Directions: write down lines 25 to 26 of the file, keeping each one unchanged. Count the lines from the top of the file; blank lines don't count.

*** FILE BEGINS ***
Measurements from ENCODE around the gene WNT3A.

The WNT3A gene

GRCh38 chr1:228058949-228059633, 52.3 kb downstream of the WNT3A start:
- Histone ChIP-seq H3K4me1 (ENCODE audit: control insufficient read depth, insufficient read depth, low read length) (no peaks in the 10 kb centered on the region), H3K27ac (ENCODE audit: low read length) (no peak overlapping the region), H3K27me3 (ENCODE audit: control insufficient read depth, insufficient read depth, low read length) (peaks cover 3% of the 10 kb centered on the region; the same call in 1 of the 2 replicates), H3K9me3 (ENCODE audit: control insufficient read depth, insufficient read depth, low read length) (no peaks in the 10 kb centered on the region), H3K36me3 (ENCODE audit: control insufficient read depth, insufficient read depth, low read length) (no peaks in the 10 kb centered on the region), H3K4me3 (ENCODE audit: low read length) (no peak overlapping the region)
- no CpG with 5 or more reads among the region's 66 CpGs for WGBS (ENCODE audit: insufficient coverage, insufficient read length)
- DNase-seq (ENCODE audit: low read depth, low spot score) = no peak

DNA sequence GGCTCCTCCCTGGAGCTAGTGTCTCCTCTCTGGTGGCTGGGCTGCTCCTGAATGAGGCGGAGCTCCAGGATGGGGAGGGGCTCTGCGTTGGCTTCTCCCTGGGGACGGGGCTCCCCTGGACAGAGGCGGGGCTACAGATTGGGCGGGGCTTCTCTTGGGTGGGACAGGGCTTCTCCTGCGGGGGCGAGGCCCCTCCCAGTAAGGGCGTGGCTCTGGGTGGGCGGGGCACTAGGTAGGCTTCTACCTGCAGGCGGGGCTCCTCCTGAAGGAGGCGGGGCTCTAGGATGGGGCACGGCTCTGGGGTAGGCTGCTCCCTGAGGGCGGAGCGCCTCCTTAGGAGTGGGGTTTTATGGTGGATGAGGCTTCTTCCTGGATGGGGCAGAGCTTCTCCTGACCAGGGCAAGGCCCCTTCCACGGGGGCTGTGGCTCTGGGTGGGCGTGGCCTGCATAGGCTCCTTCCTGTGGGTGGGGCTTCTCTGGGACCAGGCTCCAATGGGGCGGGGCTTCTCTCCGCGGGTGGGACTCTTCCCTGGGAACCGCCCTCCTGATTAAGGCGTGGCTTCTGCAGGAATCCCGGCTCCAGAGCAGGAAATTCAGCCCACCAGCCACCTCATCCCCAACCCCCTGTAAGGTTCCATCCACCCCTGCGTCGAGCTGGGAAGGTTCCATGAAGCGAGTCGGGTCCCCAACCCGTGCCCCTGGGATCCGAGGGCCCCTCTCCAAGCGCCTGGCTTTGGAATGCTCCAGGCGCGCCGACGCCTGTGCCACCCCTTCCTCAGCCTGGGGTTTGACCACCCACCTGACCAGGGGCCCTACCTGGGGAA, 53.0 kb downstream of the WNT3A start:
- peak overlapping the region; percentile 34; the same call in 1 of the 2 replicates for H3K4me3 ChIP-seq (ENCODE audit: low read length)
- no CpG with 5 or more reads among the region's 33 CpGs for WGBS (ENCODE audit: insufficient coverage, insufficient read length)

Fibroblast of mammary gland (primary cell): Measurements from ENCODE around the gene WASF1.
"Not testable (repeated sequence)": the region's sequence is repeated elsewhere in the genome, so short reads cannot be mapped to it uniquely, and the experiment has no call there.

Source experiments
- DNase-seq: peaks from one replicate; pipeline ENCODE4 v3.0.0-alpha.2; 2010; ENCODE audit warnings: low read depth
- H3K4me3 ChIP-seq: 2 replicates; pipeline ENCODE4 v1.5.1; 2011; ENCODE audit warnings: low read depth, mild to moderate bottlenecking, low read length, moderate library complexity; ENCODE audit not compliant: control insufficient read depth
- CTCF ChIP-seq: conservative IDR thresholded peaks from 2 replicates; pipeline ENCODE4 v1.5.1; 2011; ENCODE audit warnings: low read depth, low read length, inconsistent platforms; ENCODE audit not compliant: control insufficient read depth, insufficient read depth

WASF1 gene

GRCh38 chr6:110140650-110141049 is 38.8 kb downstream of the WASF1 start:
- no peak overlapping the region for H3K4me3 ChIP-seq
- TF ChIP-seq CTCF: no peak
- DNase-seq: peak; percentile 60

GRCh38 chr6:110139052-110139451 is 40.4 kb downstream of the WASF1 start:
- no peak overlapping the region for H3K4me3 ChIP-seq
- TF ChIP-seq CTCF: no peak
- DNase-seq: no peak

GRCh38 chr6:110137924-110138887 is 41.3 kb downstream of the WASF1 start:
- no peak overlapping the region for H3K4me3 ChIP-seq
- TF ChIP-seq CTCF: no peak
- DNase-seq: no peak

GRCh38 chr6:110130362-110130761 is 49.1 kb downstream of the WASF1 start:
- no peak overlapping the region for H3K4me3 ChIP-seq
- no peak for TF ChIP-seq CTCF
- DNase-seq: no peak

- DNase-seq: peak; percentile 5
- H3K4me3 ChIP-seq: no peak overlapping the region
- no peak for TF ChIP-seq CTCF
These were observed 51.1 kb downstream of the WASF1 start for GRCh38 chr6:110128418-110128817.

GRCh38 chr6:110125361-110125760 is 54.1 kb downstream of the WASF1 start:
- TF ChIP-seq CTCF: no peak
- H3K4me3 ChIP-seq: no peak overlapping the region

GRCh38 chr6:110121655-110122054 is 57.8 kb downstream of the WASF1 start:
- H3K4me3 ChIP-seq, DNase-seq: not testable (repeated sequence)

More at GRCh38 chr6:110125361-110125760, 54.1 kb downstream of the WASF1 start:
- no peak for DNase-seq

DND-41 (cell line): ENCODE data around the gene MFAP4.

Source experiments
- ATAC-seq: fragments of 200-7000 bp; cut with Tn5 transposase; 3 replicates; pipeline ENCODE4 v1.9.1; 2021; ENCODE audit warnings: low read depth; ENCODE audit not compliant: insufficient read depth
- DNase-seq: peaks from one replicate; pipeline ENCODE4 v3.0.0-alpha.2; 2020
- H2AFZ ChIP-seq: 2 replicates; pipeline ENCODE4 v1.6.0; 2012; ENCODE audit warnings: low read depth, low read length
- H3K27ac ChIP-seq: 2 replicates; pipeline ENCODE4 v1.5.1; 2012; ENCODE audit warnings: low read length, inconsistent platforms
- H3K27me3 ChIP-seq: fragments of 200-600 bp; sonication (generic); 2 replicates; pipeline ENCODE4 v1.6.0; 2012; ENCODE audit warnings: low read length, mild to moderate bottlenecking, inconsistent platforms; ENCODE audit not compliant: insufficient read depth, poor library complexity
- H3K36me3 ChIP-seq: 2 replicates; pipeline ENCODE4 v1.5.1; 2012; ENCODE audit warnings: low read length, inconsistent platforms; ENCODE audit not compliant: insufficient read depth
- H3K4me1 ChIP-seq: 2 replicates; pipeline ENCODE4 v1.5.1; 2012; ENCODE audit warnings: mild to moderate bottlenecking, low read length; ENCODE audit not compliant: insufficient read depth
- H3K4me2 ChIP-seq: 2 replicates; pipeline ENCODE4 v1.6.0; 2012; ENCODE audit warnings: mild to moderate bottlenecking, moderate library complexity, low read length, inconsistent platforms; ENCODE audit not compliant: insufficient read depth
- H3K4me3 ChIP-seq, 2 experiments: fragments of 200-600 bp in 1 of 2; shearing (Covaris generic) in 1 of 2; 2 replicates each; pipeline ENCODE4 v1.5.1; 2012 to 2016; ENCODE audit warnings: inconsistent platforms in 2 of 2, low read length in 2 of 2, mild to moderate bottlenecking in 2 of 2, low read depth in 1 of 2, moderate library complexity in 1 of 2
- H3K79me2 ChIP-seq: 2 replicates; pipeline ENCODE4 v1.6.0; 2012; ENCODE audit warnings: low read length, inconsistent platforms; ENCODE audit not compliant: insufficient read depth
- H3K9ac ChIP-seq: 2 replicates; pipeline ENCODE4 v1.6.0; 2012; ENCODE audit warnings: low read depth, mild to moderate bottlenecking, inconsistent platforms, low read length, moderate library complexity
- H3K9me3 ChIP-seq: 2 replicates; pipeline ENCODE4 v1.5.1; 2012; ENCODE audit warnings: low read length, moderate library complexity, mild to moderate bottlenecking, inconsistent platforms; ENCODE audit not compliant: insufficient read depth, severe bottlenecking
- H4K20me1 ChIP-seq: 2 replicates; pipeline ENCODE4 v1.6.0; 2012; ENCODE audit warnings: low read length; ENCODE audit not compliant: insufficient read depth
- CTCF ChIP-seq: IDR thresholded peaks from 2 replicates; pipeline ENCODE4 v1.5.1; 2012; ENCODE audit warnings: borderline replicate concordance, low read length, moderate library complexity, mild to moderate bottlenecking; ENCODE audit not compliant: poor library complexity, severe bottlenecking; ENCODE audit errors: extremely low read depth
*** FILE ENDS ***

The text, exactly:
GRCh38 chr6:110137924-110138887 is 41.3 kb downstream of the WASF1 start:
- no peak overlapping the region for H3K4me3 ChIP-seq